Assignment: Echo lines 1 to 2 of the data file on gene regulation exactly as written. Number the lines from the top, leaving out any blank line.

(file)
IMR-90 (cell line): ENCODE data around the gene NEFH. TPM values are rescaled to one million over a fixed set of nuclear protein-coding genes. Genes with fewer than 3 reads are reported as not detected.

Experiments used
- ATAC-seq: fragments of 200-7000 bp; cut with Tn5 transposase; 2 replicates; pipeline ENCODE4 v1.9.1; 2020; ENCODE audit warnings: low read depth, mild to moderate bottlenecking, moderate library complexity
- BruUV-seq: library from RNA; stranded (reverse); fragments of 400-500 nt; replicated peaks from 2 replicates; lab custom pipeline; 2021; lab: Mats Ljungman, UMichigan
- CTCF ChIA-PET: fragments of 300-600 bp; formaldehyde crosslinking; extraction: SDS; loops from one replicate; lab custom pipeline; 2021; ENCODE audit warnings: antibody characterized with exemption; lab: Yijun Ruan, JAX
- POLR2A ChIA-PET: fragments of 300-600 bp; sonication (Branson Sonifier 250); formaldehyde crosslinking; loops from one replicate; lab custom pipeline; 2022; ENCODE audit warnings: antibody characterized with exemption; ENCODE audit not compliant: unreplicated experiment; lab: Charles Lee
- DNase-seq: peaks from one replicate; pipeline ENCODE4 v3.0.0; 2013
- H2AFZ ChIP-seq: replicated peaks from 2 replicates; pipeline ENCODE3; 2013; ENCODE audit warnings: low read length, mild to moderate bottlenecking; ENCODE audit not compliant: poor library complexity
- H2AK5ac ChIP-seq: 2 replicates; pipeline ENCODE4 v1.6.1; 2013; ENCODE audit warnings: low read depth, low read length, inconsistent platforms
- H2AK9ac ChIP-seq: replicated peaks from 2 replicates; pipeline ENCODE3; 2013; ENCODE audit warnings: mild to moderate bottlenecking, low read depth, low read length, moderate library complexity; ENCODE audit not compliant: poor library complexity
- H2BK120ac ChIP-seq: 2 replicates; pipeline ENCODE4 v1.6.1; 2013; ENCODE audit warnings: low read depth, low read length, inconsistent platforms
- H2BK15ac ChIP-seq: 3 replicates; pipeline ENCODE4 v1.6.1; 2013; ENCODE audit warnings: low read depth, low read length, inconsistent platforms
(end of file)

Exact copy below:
IMR-90 (cell line): ENCODE data around the gene NEFH. TPM values are rescaled to one million over a fixed set of nuclear protein-coding genes. Genes with fewer than 3 reads are reported as not detected.

Experiments used